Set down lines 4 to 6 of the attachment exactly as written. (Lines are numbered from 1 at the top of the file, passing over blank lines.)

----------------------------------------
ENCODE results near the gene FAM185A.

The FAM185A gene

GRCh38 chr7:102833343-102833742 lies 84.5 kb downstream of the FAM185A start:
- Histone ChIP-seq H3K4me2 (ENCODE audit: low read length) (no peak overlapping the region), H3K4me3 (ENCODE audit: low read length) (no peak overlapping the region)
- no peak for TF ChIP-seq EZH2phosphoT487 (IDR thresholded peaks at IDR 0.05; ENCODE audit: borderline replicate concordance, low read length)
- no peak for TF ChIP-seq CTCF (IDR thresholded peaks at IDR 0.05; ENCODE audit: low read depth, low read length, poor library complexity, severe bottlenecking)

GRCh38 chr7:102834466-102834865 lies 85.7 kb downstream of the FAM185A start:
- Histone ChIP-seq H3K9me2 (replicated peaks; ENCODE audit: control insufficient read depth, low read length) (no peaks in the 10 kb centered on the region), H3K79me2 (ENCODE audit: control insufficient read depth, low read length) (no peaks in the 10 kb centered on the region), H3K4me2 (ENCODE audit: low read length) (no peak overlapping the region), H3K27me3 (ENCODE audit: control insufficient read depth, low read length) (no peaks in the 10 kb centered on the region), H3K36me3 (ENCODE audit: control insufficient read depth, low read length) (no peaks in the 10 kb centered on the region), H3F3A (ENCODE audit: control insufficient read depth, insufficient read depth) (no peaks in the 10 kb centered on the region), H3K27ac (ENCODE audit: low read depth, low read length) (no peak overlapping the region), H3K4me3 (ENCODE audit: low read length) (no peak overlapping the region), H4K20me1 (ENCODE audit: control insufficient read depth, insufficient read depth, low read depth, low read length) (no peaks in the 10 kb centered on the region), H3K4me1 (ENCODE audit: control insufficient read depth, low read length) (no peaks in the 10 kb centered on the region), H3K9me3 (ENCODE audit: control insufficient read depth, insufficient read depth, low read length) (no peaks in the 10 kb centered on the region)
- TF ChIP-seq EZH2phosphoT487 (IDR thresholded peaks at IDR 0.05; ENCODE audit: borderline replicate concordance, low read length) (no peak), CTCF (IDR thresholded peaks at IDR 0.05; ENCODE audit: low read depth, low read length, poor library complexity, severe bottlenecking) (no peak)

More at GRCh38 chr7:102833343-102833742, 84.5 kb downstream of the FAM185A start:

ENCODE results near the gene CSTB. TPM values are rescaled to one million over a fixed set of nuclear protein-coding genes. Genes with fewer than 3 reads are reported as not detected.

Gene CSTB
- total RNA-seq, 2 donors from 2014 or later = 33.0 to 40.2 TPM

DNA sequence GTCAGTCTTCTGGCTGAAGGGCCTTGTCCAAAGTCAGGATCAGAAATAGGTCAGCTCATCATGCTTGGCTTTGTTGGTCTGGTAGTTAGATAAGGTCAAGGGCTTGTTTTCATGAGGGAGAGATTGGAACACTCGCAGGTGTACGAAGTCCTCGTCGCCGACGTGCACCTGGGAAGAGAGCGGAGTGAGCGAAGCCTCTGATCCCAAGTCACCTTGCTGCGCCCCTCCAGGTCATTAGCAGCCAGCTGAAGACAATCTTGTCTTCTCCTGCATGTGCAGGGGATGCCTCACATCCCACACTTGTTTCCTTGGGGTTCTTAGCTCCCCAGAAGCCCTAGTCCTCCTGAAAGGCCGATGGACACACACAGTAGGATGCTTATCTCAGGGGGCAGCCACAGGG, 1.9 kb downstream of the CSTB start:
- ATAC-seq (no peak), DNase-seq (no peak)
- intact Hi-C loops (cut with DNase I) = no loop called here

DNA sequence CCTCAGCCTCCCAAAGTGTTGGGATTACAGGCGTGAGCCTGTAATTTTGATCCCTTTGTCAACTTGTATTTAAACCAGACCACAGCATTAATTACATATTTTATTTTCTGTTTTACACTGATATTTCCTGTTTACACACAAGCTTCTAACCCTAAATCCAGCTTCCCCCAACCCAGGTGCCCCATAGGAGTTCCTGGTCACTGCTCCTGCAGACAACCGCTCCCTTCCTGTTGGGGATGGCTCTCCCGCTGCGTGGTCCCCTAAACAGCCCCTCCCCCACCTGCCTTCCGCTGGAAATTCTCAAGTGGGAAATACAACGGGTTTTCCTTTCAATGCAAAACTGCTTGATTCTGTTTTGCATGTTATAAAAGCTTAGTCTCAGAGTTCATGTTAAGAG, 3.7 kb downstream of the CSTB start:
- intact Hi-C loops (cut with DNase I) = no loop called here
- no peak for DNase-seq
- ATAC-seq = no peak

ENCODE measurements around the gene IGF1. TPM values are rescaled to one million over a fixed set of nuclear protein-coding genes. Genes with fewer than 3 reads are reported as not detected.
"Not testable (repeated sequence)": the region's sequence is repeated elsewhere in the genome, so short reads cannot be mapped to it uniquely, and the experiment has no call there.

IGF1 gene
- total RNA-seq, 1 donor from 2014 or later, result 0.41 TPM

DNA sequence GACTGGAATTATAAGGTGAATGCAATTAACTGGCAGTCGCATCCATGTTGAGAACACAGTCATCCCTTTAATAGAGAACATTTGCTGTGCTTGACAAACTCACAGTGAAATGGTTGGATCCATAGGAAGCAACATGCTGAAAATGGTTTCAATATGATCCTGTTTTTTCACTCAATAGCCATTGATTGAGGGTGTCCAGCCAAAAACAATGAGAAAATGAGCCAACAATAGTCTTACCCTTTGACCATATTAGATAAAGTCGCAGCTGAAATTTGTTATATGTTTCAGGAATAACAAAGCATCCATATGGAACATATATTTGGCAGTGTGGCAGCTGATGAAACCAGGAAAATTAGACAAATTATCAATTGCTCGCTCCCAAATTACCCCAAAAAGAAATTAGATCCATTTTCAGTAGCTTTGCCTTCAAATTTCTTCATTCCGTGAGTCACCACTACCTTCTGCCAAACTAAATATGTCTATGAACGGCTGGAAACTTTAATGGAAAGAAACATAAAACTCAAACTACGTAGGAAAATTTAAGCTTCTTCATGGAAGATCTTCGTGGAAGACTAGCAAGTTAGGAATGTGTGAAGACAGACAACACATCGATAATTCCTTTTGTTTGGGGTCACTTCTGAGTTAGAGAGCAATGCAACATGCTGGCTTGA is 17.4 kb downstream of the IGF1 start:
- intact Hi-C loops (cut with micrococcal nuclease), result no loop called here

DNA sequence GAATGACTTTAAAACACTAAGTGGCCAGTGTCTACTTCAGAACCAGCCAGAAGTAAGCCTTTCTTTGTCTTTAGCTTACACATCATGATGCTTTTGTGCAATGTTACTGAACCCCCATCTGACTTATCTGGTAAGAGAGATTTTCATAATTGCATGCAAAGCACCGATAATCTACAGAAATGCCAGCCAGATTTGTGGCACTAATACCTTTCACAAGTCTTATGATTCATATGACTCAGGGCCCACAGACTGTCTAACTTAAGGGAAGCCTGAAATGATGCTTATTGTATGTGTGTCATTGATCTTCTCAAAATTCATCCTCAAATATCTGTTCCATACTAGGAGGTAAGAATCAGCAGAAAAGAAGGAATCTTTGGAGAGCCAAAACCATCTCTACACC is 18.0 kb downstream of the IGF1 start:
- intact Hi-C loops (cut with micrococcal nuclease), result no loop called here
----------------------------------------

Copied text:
- Histone ChIP-seq H3K4me2 (ENCODE audit: low read length) (no peak overlapping the region), H3K4me3 (ENCODE audit: low read length) (no peak overlapping the region)
- no peak for TF ChIP-seq EZH2phosphoT487 (IDR thresholded peaks at IDR 0.05; ENCODE audit: borderline replicate concordance, low read length)
- no peak for TF ChIP-seq CTCF (IDR thresholded peaks at IDR 0.05; ENCODE audit: low read depth, low read length, poor library complexity, severe bottlenecking)